Mastercard: Mastercard time and time again has set an exemplary standard of transgender acceptance for their customers, such as their TrueName initiative, which allows transgender people to have a payment card with their name whether or not they have legally changed it. This attitude exists in company culture as well, and their employee benefits for LGBTQ+ people are some of the most comprehensive out there. These benefits include transgender surgery coverage, gender equality initiatives, and an overall intersectional understanding of inclusion

Retail/Food Service 

Gap Inc.: The Gap empire includes Old Navy, Gap, Banana Republic, Athleta, and Intermix. They have received a perfect score on the Human Rights Campaign’s Corporate Equality Index for 15 years. They have an internal LGBTQ+ networking group called GEAR. Gap Inc. is also the first and only global apparel retail company to sign the UN Human Rights LGBTI Corporate Standards of Conduct for Business

Starbucks: Starbucks is well-known as a particularly trans-friendly workplace. They offer a benefits package with extensive coverage for trans employees. Benefits include gender reassignment surgery and lifetime coverage for services such as voice therapy and facial feminization, which are often categorized as “cosmetic,” and therefore not usually covered. Their coverage complies with the World Professional Association for Transgender Health standards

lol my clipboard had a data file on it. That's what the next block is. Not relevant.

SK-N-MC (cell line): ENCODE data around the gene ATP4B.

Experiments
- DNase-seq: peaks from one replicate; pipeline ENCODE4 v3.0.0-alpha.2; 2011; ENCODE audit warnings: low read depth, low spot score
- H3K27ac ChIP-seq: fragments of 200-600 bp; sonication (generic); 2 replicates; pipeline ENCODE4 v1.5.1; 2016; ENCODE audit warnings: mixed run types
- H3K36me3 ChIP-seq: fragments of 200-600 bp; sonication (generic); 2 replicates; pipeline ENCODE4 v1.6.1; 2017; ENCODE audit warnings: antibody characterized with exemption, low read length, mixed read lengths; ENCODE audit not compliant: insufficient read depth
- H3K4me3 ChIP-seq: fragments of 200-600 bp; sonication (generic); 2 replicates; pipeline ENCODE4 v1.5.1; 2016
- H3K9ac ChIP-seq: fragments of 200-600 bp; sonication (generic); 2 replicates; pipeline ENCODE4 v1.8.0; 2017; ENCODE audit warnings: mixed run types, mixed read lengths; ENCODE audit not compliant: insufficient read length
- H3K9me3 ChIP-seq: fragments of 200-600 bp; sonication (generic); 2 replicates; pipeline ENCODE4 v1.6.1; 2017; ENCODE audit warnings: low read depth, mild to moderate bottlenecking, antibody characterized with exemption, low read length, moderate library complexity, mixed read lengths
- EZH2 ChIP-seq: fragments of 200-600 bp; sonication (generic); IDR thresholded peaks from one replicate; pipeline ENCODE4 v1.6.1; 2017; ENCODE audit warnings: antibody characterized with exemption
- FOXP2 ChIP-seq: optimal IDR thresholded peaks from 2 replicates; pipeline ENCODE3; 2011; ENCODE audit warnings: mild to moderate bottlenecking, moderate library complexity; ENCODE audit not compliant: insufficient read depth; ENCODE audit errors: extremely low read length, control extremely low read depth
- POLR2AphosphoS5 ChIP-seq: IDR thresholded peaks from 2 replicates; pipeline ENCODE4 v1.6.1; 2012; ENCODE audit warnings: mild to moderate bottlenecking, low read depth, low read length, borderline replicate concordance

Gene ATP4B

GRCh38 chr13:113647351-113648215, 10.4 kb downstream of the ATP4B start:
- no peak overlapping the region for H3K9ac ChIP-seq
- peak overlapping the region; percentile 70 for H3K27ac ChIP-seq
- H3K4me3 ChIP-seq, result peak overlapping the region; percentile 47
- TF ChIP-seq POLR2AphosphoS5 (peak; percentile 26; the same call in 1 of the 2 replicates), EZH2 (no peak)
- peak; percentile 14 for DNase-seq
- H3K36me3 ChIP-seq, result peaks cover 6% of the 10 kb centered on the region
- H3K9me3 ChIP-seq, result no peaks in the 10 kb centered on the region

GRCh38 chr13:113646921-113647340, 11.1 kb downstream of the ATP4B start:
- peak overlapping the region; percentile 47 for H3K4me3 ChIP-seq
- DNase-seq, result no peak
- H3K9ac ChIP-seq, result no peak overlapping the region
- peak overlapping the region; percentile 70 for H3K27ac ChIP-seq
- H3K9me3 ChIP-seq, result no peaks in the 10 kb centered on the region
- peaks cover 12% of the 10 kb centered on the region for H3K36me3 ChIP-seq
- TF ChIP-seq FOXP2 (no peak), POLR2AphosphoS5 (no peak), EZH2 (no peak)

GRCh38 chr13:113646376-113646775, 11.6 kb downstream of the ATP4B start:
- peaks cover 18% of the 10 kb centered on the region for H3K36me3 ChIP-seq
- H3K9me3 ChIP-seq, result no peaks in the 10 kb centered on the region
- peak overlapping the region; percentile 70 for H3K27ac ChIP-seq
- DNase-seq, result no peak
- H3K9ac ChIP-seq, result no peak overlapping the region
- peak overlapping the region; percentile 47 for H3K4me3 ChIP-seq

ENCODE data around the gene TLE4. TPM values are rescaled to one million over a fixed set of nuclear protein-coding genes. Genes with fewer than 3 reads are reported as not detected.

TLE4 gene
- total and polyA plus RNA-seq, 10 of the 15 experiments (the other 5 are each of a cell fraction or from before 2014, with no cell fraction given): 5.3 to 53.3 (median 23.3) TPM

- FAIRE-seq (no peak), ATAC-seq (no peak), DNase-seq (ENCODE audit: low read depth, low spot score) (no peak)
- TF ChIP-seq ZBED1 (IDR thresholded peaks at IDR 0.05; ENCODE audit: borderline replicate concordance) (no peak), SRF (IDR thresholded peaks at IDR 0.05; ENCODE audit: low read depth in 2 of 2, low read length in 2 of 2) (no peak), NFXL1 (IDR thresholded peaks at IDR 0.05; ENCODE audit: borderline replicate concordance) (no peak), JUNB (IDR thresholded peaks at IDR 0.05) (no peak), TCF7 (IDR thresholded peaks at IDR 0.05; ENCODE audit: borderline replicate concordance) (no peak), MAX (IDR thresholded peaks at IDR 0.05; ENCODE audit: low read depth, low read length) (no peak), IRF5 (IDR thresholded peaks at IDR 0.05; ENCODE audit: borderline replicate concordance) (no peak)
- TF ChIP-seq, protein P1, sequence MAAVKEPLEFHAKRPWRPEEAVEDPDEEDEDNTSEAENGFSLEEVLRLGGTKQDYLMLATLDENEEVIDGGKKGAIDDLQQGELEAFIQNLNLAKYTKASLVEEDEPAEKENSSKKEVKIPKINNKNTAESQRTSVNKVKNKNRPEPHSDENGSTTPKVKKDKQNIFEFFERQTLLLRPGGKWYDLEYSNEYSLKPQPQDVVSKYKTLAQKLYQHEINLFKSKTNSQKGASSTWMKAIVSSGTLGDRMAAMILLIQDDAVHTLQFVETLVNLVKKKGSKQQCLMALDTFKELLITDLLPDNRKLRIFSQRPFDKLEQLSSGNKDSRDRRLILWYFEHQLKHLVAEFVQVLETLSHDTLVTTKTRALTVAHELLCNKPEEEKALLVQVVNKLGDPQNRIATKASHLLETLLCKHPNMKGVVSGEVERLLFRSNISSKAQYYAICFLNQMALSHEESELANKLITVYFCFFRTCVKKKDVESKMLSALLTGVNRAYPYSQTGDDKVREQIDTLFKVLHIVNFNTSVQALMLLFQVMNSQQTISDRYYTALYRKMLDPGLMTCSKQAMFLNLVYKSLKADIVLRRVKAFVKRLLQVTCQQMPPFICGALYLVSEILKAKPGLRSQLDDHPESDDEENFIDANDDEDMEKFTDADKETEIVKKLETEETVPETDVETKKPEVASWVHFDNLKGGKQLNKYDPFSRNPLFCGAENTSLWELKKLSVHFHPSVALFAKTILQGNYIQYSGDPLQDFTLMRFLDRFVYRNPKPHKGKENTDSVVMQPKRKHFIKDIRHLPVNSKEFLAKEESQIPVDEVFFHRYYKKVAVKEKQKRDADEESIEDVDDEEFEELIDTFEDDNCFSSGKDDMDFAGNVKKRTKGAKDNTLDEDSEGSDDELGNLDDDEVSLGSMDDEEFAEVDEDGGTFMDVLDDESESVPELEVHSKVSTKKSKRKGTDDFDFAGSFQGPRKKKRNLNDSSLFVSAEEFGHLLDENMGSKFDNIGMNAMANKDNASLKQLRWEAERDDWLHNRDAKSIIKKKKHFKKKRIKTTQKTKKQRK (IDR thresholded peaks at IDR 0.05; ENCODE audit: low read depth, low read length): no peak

Macy’s: Macy’s has a strong acceptance policy for customers and employees alike. They have specific diversity goals and have put their diversity values into action. Macy’s has partnered with The Trevor Project, a transgender advocacy organization, and the Human Rights Campaign. They also have an employee resource group, Pride, for LGBTQ+ employees. Macy’s full transgender policy is available here

To find more of the best places to work for LGBTQ+ folks, please refer to the Human Rights Campaign’s Corporate Equality Index here. To learn about the Human Rights Campaign’s “Who’s Hiring” Web Seminar, click here. For advice on coming out at work, please refer to this Human Rights Campaign article. For tips about finding inclusive places to work, check out this Muse article. If you need help applying for a job, figuring out where to apply, or help networking, check out the Trans Employment Program. Best of luck on the job search!  

Please note that this list was compiled based on copious amounts of research; however, workplaces may vary in their actual implementation of individual policies or company culture. For every positive policy in place, there may be a negative anecdote from an employee. Research is just that: research. It cannot fully account for the actual quotidian experiences of trans employees. 

How we helped during 2019:

HRT Assistance: 82 (avg. cost to fulfill $45)

Toiletry Boxes filled in 2019: 71 (avg. cost to ship $11)

Clothing Packages: Total Requested 200- Filled in 2019: 56 (avg. cost to ship $30/box)

Delivered Food Packages: 121 (avg. price $50/delivery)

Below is a breakdown:

MonthShirtsPantsShoesToiletriesHRTFood PackagesTotals for the month
2019 Totals8978797182121520